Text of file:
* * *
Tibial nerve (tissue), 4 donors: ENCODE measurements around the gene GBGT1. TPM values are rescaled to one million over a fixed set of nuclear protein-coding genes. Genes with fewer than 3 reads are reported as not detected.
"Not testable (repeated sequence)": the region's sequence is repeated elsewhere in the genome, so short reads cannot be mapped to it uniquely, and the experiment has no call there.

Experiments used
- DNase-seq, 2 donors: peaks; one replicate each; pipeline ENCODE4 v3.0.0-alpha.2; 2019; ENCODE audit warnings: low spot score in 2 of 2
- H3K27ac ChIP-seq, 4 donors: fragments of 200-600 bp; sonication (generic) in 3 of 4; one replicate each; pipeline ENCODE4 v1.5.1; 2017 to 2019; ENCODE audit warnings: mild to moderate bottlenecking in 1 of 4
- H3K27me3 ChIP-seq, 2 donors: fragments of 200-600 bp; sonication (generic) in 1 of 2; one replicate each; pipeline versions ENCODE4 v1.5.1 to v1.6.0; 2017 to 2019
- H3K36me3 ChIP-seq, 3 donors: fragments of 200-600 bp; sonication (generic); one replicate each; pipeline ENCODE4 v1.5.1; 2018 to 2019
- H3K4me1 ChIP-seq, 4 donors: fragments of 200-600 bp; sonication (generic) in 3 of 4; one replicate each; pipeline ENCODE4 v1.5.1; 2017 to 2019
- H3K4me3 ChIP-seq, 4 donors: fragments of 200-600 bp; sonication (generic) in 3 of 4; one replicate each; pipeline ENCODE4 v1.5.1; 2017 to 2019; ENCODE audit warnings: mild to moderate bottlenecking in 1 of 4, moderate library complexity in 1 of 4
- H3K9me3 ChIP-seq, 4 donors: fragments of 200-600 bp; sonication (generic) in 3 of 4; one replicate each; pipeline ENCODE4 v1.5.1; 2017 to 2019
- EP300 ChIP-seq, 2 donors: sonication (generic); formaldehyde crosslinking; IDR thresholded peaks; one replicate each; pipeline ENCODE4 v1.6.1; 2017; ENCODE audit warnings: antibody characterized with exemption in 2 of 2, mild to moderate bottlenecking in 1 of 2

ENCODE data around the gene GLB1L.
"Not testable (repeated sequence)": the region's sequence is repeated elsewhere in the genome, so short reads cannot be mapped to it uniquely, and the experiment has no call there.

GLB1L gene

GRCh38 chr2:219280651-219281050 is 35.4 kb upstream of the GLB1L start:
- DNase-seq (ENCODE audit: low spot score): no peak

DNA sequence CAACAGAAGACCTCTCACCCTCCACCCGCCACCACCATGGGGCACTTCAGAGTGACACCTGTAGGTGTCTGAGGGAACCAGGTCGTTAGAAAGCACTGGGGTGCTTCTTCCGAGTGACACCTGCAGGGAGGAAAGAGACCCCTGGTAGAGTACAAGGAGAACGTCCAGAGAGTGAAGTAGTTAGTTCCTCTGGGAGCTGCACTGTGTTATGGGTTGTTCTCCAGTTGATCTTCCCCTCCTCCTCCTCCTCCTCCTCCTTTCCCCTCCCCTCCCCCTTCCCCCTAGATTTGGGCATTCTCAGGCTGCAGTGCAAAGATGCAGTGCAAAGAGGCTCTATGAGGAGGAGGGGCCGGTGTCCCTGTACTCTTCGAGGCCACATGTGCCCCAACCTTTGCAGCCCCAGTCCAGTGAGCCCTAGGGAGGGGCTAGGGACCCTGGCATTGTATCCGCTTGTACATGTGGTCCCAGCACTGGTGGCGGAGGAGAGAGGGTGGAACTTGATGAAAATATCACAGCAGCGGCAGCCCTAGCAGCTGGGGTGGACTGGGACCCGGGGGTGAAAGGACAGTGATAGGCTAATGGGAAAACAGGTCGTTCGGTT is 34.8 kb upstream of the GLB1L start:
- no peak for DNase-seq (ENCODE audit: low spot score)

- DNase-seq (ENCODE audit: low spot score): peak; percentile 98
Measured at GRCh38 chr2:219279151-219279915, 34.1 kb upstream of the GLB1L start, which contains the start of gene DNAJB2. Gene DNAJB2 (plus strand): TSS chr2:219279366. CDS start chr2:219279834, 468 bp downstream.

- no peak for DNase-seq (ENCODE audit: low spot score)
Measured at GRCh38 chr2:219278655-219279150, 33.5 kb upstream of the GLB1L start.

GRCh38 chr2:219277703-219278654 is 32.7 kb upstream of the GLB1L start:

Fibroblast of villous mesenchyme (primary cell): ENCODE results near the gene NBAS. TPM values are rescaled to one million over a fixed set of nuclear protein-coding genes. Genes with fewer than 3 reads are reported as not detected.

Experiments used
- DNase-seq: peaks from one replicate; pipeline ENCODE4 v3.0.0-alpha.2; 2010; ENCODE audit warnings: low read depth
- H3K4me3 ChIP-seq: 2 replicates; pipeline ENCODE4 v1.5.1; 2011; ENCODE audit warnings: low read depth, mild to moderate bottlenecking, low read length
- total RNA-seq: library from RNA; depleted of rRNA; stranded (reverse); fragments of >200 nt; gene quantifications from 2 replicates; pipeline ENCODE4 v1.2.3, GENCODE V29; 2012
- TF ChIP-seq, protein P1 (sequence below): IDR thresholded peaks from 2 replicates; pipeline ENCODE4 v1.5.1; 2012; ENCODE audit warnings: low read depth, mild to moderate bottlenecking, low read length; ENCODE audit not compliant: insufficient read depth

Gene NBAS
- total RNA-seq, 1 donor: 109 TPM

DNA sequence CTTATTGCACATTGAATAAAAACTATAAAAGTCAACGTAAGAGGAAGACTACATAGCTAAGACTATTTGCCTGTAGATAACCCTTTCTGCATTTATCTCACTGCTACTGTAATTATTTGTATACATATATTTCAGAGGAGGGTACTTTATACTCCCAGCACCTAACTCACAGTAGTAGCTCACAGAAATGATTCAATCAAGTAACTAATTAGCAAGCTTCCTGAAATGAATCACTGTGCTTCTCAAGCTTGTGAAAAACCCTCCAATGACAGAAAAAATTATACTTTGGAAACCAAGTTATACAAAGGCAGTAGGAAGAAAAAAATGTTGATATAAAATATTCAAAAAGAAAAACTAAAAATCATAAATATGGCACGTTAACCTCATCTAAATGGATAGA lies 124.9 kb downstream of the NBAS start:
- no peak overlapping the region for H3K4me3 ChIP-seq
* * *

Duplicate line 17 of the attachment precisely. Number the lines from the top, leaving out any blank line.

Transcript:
DNA sequence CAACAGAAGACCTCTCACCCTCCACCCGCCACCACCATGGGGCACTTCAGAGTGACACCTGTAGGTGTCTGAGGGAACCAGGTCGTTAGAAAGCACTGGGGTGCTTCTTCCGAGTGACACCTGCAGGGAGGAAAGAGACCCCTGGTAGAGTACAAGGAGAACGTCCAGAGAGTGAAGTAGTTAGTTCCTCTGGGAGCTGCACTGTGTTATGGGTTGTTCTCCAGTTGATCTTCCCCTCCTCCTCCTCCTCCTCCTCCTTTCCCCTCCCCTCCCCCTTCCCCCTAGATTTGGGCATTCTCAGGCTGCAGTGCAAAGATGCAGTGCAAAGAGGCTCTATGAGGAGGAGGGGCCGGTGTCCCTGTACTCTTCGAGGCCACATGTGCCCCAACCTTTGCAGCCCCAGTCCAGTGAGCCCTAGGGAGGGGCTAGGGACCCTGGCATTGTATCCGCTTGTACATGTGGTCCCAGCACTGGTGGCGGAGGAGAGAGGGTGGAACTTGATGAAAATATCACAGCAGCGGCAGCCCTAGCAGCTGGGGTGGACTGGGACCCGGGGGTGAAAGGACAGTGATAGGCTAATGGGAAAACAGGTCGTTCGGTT is 34.8 kb upstream of the GLB1L start: